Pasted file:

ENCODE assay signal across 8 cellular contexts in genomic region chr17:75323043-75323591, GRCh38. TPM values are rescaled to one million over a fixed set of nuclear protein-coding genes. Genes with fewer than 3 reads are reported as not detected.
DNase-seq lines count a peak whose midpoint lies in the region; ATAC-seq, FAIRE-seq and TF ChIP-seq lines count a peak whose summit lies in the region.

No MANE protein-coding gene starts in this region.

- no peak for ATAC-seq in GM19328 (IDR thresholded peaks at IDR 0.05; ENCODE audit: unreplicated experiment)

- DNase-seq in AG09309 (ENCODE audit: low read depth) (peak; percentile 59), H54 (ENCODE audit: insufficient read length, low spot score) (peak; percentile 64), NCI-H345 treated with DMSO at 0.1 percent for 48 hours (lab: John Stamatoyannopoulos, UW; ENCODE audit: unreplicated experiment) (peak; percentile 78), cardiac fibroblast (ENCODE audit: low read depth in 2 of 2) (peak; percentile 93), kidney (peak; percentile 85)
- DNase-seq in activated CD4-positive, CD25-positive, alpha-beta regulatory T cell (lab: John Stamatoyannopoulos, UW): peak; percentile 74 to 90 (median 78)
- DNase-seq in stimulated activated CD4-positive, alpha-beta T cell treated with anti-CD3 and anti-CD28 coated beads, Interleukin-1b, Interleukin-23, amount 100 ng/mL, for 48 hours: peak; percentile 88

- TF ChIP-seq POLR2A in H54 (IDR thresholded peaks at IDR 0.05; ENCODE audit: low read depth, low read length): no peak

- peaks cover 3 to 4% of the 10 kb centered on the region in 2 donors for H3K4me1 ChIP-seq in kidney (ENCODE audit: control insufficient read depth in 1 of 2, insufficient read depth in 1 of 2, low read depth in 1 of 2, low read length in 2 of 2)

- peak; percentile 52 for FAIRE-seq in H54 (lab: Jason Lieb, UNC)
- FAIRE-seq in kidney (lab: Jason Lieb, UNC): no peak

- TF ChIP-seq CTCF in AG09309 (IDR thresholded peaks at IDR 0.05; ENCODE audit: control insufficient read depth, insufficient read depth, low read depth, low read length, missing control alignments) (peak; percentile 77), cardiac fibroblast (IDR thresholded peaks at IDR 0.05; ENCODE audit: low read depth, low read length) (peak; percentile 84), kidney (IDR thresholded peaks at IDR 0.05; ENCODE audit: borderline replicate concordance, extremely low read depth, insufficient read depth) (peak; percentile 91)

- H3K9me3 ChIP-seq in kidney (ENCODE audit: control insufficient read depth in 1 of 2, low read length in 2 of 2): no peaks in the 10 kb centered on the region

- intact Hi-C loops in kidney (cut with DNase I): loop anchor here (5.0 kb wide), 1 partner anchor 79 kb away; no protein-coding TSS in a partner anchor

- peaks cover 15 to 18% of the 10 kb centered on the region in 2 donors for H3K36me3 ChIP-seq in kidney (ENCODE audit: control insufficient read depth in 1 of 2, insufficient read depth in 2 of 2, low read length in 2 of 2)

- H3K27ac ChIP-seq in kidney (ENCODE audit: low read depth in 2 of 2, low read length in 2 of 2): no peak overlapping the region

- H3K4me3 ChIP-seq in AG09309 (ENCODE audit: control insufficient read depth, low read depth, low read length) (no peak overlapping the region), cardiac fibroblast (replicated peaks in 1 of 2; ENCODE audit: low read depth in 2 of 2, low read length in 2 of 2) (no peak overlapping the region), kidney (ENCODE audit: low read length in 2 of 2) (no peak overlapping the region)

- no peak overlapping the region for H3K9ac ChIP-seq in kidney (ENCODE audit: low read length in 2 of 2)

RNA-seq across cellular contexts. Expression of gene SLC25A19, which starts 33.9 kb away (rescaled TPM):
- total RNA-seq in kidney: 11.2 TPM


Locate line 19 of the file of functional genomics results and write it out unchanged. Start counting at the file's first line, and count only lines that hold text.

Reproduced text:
RNA-seq across cellular contexts. Expression of gene SLC25A19, which starts 33.9 kb away (rescaled TPM):